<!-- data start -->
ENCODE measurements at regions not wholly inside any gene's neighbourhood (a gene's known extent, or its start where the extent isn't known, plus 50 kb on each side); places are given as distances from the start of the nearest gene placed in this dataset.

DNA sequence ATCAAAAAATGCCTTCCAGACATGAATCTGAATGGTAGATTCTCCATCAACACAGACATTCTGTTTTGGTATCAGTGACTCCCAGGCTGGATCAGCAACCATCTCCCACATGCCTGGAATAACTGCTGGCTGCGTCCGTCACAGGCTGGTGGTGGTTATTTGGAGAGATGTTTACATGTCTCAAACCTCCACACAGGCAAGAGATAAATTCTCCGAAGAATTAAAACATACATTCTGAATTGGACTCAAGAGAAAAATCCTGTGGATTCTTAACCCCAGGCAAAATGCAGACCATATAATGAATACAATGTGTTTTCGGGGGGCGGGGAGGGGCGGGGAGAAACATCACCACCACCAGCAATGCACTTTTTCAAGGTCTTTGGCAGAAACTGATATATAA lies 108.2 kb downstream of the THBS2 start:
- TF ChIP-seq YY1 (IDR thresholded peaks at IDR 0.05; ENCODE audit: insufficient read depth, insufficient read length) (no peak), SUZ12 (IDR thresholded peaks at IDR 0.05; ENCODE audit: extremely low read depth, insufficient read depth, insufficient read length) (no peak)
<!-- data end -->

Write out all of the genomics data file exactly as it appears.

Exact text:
ENCODE measurements at regions not wholly inside any gene's neighbourhood (a gene's known extent, or its start where the extent isn't known, plus 50 kb on each side); places are given as distances from the start of the nearest gene placed in this dataset.

DNA sequence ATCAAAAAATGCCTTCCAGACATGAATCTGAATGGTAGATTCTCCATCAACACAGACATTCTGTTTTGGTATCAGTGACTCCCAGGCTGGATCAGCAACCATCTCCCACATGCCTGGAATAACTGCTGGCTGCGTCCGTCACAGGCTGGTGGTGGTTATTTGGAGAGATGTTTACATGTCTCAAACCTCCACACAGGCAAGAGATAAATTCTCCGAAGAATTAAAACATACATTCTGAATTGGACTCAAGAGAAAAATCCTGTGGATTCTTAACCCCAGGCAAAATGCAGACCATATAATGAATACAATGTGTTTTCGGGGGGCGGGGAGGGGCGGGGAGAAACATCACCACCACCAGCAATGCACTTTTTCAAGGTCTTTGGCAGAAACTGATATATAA lies 108.2 kb downstream of the THBS2 start:
- TF ChIP-seq YY1 (IDR thresholded peaks at IDR 0.05; ENCODE audit: insufficient read depth, insufficient read length) (no peak), SUZ12 (IDR thresholded peaks at IDR 0.05; ENCODE audit: extremely low read depth, insufficient read depth, insufficient read length) (no peak)